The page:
Amethyst Coffee Co. isn't just a cool spot to grab a cup of coffee; it's also got all the fixin's of a cocktail bar, including a beer menu. And while there's no specialty cocktail menu to order from, barista-bartenders can whip up anything you desire, including the classics. Our favorite coffee-inspired beverage is "If You Can Dodge a Wrench," made with vodka, fresh orange juice, Dimmi Liquore di Milano and Marble Moonlight Espresso liqueur and topped with a cold-brew float. It combines two of our favorite brunch drinks into one, effectively killing two birds — and hopefully your hangover — with one stone.

Best Coffee Drinks in a Cocktail Bar

Hudson Hill

Danielle Lirette

When you think like a bartender, even your coffee comes out like a mixologist's masterpiece. Hudson Hill owner Jake Soffes applies his skill at blending complementary flavors to a morning menu of espresso drinks that will make you set aside your plain old latte for something a little more uplifting. Starting with beans from Denver's Commonwealth Coffee, Hudson Hill turns out stellar staples — cappuccinos, cortados and macchiatos, for example — and weekly specials in which you'll find rooibos or Earl Grey tea mingling with coffee, a brûléed sugar crust atop your caramel latte, or a shaken iced coffee punctuated with housemade ginger and hawthorn syrups. When life is bitter, Hudson Hill adds just the right hint of sweet.

Overt is the coffee-shop counter sibling of Vert, the sandwich shop just a couple of doors down. Overt doesn't offer any indoor seating, but tucked behind the building is a patio that you'll wish was behind your home. The secluded space is full of benches and tables with umbrellas, and on a nice day, it's the ideal spot to read a book, enjoy your coffee or a cold beverage with a Vert grab-and-go salad, meet a friend or just work on your tan.

Best Non-Coffee Drinks at a Coffee Shop

Joe Maxx Coffee

Courtesy Joe Maxx Coffee Co. Denver Facebook page

Are you meeting a friend for coffee, but aren't a fan of coffee itself? Lots of shops offer alternatives, such as various teas, chai and hot cocoa. But Joe Maxx, right in the heart of the Art District on Santa Fe, goes a step further, using housemade syrups to liven up tea lattes. Lavender tea latte is made with Earl Grey and lavender syrup, rose tea latte with English breakfast and rose syrup. There's kombucha on tap, too, or you can just skip the drink altogether and order a slice of crepe pie, fancy toast or quiche.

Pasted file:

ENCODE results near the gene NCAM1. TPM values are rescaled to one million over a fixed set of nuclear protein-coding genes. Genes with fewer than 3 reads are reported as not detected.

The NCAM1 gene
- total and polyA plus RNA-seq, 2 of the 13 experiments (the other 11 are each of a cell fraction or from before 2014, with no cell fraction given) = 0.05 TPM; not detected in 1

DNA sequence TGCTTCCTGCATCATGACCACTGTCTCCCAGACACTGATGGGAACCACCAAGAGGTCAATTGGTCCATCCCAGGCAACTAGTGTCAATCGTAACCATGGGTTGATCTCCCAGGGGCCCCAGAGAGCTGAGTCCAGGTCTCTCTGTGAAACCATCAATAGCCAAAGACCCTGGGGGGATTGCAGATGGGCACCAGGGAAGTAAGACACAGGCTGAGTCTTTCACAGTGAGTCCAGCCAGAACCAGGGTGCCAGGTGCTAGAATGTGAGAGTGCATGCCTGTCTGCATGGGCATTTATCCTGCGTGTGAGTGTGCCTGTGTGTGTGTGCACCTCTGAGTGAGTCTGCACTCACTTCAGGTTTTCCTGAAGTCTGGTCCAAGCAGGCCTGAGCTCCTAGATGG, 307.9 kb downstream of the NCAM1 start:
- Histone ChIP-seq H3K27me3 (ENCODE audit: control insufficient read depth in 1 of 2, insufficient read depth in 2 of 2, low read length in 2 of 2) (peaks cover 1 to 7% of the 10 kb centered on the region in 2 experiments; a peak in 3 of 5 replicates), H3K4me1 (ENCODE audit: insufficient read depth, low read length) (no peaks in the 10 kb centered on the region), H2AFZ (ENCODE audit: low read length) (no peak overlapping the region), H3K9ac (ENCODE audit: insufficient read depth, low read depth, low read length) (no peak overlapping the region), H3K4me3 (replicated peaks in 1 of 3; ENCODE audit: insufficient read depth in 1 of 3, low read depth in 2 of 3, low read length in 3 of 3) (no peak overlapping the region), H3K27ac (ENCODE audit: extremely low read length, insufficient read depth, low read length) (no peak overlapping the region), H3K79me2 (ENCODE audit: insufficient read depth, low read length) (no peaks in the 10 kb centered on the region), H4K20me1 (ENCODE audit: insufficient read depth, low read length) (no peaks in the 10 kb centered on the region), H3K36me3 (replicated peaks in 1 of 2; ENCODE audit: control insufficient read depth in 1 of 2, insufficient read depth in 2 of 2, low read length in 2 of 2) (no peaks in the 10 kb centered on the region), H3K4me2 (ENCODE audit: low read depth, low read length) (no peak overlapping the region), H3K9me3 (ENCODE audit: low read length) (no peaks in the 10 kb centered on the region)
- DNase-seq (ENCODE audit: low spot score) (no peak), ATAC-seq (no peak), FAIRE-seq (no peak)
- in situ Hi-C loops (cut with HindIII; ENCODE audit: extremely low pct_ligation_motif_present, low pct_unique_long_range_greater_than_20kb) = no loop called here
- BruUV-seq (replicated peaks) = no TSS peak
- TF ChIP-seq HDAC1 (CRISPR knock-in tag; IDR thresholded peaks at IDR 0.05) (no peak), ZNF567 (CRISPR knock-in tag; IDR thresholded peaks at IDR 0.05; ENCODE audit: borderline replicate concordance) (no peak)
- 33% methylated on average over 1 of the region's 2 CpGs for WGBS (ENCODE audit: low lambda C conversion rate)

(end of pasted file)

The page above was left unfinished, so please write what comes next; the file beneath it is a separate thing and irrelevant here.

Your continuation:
Courtesy ChoLon

You'll do a double take when a steaming latte is set on your table at Concourse. You didn't ask for a coffee drink — and where's that bowl of soup you ordered? The surprise from chef Luke Bergman's kitchen is a savory, creamy vegetable soup topped with foam and served in a coffee cup. The particulars of the creation change with the seasons; a wintertime celery root soup with a cider-maple foam topper has morphed into a creamy spring-pea base with Parmesan foam. The trompe l'oeil is equally delightful either way — and Bergman's skill with surprising flavor combinations ensures that future iterations will continue to please.

Courtesy Avelina Facebook page

Avelina is a stylish downtown grotto that does a fine job catering to the business set at lunch and dinner, with wood-fired specialties that skew Mediterranean. But when the weekend rolls around and this part of downtown gets to feeling a bit deserted, Avelina serves up a stellar brunch that should draw the crowds. On the sweet side, you'll find beignets with a creamy filling along with lovely scones, crepes and breakfast cakes. The savory slate is full of familiar favorites ranging from pork green chile to steak and eggs, but try the breakfast tacos or duck hash for something just a little different. The kicker, though, is the Bloody Mary bar, which lets you go to work on your own boozy breakfast concoction.

Readers' Choice: Low Country Kitchen